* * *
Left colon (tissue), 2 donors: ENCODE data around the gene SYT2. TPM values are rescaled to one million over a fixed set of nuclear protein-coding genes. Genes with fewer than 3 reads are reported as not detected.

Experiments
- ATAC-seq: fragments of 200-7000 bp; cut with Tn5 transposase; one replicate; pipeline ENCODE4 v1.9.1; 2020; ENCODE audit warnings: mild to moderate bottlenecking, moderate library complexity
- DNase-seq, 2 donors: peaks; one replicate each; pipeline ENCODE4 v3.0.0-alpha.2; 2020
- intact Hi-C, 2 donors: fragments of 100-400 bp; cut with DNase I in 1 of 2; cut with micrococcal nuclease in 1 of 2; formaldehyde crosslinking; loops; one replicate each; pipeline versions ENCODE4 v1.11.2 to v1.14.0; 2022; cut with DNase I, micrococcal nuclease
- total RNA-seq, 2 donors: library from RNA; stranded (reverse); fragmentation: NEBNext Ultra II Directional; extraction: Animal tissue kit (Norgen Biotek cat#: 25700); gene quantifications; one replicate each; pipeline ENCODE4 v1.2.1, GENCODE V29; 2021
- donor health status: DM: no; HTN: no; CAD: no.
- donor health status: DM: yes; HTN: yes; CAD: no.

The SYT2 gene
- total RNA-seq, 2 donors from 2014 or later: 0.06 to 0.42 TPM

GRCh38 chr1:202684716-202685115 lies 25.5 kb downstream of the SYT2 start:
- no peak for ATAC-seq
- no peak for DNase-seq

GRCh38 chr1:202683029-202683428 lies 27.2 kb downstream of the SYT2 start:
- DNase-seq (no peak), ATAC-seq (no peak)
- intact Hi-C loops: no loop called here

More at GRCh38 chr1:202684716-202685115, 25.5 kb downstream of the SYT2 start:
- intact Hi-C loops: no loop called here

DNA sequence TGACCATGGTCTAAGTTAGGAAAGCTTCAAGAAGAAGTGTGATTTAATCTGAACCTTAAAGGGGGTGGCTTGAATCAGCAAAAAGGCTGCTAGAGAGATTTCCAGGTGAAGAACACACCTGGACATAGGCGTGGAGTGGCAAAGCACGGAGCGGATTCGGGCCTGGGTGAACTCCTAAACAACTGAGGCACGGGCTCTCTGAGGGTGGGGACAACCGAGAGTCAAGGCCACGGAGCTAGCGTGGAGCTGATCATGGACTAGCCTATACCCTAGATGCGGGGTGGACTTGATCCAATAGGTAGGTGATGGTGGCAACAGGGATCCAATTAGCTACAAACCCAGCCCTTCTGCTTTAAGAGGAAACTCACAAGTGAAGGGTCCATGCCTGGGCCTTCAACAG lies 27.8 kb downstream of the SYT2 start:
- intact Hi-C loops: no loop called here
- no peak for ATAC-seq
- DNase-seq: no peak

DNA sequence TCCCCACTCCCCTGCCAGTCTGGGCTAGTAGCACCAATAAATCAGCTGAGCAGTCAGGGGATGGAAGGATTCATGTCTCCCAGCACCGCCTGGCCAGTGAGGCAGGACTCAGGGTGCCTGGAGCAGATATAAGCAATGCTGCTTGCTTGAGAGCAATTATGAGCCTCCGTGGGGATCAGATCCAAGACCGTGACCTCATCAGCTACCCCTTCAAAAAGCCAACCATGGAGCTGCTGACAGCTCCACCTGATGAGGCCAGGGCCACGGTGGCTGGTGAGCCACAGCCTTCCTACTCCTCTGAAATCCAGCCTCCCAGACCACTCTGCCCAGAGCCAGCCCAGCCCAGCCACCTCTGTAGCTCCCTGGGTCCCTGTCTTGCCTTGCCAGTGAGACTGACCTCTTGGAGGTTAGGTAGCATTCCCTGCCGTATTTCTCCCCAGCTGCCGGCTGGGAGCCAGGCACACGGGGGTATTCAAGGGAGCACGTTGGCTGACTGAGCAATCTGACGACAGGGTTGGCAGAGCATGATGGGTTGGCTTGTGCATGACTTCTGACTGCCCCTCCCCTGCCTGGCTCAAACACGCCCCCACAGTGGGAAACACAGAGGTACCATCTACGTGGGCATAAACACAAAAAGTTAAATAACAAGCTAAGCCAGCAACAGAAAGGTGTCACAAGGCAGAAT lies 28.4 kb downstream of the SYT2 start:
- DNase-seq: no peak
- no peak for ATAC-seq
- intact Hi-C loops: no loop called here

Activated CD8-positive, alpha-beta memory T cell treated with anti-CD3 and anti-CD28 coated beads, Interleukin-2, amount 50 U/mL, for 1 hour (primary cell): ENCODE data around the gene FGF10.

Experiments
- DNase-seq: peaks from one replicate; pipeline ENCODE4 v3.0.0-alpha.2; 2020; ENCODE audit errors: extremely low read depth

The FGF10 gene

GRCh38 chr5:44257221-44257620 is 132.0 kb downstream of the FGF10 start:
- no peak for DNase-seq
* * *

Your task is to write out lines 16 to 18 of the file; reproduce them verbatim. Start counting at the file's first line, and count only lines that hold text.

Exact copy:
- intact Hi-C loops: no loop called here

More at GRCh38 chr1:202684716-202685115, 25.5 kb downstream of the SYT2 start:
- intact Hi-C loops: no loop called here